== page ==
I’ll never forget the winter of 2017-18. It was cold INSIDE.

Outside, the temperatures were average for our area – mid-30s in the daytime, teens and 20s at night, with occasional bursts of sunshine boosting us into the 50s. We had some ice, a bit of snow, but nothing compared to the wintry weather our friends in Colorado and Minnesota were experiencing. Yet, inside our apartment, we had icicles on the bedroom window, with the central heat unit running constantly to no avail. When my mom came over for her birthday last January, it was so cold inside that she wore her coat the entire time. She even had me stand on a chair to feel the cold air coming from the vents in the ceiling. It was not a fun time to say the least.

A year ago, maintenance checked our unit and said it was running fine. They concluded that the cold air was due to the outside unit itself being cold, which supposedly restricts airflow. I attribute it to poor building maintenance. Our apartment was built in the 90s. The duct work is probably leaking. But I’m no HVAC repair woman so we decided to handle matters our own way.

When the temperatures started dropping in October, we challenged ourselves to see how long we could go without turning on the heat unit. Instead, we used two of these little guys:

We thought the space heaters would buy us a few extra weeks without turning on the heat. We never expected that they would work so well that 3 months later, we’re still using them as our primary source of heat.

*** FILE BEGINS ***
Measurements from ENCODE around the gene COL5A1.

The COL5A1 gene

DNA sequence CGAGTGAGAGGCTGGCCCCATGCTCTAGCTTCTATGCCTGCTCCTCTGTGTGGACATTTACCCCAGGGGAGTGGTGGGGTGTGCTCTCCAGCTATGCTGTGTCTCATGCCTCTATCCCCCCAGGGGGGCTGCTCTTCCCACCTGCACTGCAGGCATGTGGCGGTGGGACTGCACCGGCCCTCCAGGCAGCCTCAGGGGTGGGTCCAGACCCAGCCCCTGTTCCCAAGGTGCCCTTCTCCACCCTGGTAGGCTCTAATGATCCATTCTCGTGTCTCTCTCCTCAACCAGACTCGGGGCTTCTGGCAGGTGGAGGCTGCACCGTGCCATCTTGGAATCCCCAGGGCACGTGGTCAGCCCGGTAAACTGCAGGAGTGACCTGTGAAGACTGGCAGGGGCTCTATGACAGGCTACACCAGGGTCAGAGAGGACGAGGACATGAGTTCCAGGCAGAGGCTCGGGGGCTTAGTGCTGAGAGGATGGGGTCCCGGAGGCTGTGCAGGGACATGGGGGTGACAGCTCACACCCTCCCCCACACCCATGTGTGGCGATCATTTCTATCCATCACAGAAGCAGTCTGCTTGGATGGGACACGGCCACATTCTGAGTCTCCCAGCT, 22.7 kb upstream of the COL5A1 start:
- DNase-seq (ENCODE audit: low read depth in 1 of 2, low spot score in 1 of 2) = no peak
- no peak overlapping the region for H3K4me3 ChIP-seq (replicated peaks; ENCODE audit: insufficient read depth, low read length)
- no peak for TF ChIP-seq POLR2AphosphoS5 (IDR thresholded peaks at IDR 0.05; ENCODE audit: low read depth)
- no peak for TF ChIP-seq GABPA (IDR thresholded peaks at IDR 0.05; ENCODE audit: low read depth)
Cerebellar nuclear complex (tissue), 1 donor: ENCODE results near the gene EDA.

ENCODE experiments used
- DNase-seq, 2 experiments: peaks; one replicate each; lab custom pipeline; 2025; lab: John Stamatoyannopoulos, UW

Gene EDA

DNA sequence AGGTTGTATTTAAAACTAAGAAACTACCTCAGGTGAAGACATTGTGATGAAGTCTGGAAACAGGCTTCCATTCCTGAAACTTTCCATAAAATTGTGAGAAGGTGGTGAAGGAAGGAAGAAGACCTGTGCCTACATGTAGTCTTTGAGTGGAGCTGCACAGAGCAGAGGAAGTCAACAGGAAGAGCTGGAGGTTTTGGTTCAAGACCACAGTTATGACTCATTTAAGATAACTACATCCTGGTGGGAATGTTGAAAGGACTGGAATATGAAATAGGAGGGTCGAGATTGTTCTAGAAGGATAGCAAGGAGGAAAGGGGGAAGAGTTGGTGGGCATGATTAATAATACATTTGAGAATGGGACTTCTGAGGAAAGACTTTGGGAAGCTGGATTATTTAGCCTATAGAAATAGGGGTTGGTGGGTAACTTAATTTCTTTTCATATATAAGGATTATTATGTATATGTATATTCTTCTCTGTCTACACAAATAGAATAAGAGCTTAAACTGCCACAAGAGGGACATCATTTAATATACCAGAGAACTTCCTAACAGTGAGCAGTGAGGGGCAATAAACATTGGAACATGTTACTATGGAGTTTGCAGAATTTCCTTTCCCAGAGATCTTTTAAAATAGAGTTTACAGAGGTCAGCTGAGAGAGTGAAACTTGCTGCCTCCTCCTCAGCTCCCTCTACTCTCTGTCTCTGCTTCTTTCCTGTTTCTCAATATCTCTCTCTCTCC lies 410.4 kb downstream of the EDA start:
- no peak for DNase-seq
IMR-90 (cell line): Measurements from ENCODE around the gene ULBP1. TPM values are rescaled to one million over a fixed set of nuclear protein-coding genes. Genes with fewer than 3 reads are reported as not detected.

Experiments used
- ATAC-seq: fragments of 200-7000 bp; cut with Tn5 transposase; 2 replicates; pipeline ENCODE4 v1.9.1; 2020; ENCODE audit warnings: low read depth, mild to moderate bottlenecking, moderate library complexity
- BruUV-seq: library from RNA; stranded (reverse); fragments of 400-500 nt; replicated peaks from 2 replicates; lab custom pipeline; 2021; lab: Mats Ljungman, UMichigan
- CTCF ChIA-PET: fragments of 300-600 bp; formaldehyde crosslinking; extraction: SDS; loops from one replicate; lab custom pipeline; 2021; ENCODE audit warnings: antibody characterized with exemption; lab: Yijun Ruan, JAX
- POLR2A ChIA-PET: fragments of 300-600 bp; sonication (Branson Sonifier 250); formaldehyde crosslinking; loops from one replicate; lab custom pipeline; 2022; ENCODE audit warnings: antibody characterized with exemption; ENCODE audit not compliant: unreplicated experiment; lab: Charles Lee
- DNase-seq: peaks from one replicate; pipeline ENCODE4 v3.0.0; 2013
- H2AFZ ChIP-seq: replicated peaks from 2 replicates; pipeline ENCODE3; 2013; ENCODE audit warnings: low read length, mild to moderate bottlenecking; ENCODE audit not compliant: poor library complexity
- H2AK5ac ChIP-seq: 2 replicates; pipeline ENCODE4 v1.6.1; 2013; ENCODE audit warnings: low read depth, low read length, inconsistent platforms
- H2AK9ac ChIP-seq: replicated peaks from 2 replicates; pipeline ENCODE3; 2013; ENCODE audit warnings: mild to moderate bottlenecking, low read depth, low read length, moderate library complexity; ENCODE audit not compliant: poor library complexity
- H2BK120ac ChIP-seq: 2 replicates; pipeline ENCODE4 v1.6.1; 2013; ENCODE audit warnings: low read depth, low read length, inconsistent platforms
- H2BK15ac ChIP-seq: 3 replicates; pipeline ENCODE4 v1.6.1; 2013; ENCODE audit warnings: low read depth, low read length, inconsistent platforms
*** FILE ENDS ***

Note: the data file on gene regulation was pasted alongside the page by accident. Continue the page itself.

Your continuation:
We have two 1500W forced-air space heaters that cost $10 each. We use one in the living room when we are home and one in the bedroom/bathroom as needed throughout the day. Neither runs constantly. When the inside temperature reaches 71 degrees, we turn them off. When it dips below 68, we turn them on. So far, we have not used either heater while we’re sleeping at night, though Angie turns the bedroom heater on about 30 minutes before we get up to knock off the chill. The lowest overnight temperature (outside) so far this year has been 17 degrees. That same night, our indoor temp dropped just 7 degrees (from 71 when we went to bed to 64 when we woke up). When my mom came for Christmas, it got so warm inside that we had to open the back door. It was 40 degrees outside and no heat was on inside.

Not only are we not freezing to death inside our apartment this year, we’re actually comfortable. Angie is not wearing her beanie to watch TV this winter and I don’t have a thermal layer on under my jeans. We did add a 2nd blanket to our bed but other than that, no special accommodations have been made to stay warm. We’re simply capitalizing on some heat-generating aspects that we never thought to consider before. For example, we’re on the 2nd floor of a 3-story building, making us the “sandwich” apartment. We are insulated by the apartments above and below, which helps us maintain our temperature longer. Also, by cooking dinner every night, we can raise the temp by 1-2 degrees (and have a delicious meal to boot!).

Our experiment primarily started as a way to avoid turning on the inefficient central heat unit. We weren’t thinking about saving money or reducing our carbon footprint at the time, but the byproduct of our effort is that we did both. Our energy bill dropped by 13% and we reduced our carbon footprint by 20%. We’re pretty happy about that! Almost as happy as we are about my mom’s sudden interest in recycling plastics. Oh yes, that happened this month too. After years of picking on us for recycling everything, she suddenly one day started sending me home with her empty plastics to take to recycling. 2019 might just be the year for miracles after all!

All kidding aside, even the smallest things can make a big impact when it comes to saving money and saving our planet.